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Opinion

  • I can pinpoint the date like it was yesterday. In actuality, it was May 1. That was the day that e-mails started to sprinkle in to my inbox with comments, letters to the editors and columns. It was the day that Jeffco Public Schools announced Dr. Jason E. Glass as its one and only finalist for its superintendent position.
    That’s when the floodgates opened.

  • Million dollar superintendent
    Editor:

  • The disrespect shown by some Notre Dame students to their commencement speaker — Vice President Mike Pence — is not an isolated incident. The Foundation for Individual Rights in Education (FIRE) is a non-profit group founded in 1999 that focuses on civil liberties in academia in the United States.

  • Greg Dobbs

  • Ryan Alsup, it’s probably pretty safe to say, had the best view, both in the classroom and on the playing surface, when it came to Evergreen High School’s student-athletes in 2016-17. And what a joy it was to watch.

  • Hiring of Jeffco superintendent
    Editor:

    In a recent Courier column, John Newkirk, one of the former Jeffco school board members, recently recalled by 65 percent of the voters, made inaccurate comparisons with former and current school boards regarding the hiring of the county’s superintendent.

  • Highly respected Evergreen based airline consultant Mike Boyd told our Rotary Club that we should not anticipate the airline industry improving its customer service. Boyd pointed out that the airlines have rationalized the routes resulting in full airplanes all the time. Therefore, he explained, there is no incentive for airlines to improve customer service. He’s right as domestic airline  ravel has become similar to riding a bus. Perhaps airlines will soon sell tickets in which passengers stand in the aisle hanging onto a strap.

  • After a flurry of activity in the waning days of the session, the accomplishments of the 2017 Colorado legislature may well be the most productive with a split legislature in the history of our state.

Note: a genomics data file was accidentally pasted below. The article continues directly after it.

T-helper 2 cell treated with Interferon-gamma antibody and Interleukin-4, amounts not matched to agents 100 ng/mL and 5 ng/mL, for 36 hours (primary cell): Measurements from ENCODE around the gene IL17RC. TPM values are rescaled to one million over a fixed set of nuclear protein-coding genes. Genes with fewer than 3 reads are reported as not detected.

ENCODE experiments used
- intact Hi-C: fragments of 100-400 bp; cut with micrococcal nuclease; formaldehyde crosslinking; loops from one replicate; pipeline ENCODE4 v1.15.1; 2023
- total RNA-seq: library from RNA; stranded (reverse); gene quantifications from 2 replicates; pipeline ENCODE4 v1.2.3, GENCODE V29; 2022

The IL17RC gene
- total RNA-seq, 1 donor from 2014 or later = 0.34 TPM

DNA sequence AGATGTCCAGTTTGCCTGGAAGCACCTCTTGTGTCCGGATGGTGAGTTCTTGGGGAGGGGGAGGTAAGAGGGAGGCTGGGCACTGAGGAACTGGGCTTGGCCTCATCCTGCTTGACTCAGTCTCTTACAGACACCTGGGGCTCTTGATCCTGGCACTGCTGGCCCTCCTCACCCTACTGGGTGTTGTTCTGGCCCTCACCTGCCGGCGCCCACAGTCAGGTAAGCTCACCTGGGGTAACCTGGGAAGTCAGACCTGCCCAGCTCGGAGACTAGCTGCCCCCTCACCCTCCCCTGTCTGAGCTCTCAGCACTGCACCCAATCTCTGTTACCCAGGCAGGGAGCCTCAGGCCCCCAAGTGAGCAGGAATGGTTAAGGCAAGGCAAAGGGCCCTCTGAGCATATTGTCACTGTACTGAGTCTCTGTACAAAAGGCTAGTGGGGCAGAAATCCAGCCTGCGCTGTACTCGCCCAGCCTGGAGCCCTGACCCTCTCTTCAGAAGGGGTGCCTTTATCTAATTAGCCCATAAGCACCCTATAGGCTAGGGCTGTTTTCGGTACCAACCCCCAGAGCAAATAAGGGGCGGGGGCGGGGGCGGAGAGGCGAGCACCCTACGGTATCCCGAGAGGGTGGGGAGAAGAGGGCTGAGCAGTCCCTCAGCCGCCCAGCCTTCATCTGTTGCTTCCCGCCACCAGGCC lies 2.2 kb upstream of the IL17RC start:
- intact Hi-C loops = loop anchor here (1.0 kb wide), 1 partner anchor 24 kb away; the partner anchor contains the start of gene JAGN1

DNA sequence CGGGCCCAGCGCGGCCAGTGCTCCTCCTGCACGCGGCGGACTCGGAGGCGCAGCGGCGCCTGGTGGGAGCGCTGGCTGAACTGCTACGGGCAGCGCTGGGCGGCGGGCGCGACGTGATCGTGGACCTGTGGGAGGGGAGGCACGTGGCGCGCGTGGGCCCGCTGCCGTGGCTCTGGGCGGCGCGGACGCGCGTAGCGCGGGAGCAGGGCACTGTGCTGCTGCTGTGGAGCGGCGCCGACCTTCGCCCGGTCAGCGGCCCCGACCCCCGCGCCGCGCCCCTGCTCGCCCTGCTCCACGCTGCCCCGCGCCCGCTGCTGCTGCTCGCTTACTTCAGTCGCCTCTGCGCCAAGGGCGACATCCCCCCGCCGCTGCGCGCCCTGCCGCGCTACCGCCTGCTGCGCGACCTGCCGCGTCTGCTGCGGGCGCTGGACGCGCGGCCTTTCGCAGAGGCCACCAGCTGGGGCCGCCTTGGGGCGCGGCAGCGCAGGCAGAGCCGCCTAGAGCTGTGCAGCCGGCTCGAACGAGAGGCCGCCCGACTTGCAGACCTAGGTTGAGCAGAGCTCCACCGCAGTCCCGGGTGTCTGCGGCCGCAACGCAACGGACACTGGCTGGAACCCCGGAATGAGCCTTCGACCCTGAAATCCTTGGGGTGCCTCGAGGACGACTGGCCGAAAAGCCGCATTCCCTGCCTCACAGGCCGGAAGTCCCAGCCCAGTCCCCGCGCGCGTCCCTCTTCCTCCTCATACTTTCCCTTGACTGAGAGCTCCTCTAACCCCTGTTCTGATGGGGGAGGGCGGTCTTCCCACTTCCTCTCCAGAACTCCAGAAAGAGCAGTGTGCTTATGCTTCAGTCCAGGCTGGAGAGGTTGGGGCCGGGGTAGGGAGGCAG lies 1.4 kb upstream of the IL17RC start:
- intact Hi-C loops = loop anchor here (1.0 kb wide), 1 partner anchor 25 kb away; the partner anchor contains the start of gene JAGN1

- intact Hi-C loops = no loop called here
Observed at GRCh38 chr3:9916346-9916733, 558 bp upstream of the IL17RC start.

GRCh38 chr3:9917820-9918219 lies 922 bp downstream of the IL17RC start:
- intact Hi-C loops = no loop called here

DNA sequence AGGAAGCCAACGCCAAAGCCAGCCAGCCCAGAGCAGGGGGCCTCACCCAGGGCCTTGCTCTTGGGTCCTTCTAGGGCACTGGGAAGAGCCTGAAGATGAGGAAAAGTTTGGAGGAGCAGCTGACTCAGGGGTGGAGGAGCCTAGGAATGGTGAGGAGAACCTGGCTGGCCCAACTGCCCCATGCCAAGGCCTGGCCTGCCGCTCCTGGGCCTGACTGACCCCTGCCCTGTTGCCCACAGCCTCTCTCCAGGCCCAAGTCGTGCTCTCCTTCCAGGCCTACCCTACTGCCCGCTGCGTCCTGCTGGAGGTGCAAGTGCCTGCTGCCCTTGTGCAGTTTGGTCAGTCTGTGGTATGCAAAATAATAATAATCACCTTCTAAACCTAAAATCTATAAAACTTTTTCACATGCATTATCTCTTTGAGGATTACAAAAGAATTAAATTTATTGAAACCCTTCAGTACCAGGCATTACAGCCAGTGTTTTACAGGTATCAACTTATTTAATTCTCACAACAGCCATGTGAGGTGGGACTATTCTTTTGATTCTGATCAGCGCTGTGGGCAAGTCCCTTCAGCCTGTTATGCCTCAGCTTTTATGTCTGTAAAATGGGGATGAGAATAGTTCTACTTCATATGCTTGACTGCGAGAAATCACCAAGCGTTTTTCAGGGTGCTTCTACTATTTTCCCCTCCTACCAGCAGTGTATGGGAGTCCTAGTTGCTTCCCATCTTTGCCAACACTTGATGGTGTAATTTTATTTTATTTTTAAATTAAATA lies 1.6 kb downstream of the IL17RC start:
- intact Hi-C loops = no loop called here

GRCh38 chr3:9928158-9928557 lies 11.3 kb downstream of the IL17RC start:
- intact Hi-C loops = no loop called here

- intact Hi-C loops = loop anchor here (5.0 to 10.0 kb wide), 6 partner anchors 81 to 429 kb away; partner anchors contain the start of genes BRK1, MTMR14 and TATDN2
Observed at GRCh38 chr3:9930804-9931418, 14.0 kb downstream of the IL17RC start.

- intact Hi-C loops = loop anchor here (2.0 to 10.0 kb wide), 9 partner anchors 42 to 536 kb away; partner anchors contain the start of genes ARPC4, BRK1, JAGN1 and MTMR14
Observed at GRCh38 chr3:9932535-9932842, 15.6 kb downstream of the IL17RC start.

• Ecstatic about Dr. Glass as superintendent finalist
    Editor:

  • Ron Mitchell
    President, Jefferson County Board of Education

    The Jeffco Board of Education is very proud of the achievements gained this year to make Jeffco Schools one of the best in the nation. Our students and staff have demonstrated tremendous accomplishments in arts, sports and academics.

  • Greg Dobbs

    A really bad guy might be coming to the White House. President Donald Trump late last month invited his Filipino counterpart, Rodrigo Duterte, to pay a visit.

    Duterte is the tough-talking tyrant who actually encouraged the “slaughter” by his own police of drug suspects — not just dealers, but even users. They’re called “extrajudicial killings.” That means no arrest, no trial, no jury, no conviction. Just death. An estimated 7,000 so far.

  • Thanks to Mountain Area Earth Day Fair Committee
    Editor:

    The 28th Annual Mountain Area Earth Day Fair had a good turnout for a somewhat snowy, unsettled Saturday, April 22, at the Evergreen Lake House. April weather can be unpredictable, and this annual event has been snowed-out in past years. With several other area activities going on, this was the prime event for parents with kids.

  • John Newkirk

  • There are times when a government legitimately has just one finalist when hiring a chief executive. Here is a good example.

  • Jackie Ikola

  • Greg Dobbs

  • Jim Rohrer

  • I wonder if there’s something in the water at the Jefferson County School Board headquarters that makes people averse to transparency and compliance with Colorado’s Open Meetings Law. How else could you explain a Board of Education that came into office on the heels of a recall election where one of the biggest issues was lack of transparency, saying at a public board meeting that ensuring candidates to head the district can apply without fear that their names will become public is a high priority?

  • The phone rang at my one-bedroom apartment. It was my wife-to-be, even though at this point we weren’t dating. I could hear the tremble in her voice. Tears trickled down her cheeks. The horror was all too real for her to bear.
    We were a world away it seemed, residing in Rock Hill, S.C. It was where we met, but, on this day — April 20, 1999 — we were more than a couple-to-be. We were a part of a much bigger being — a nation mourning the most horrific high school shooting that our country had ever witnessed.

  • Greg Dobbs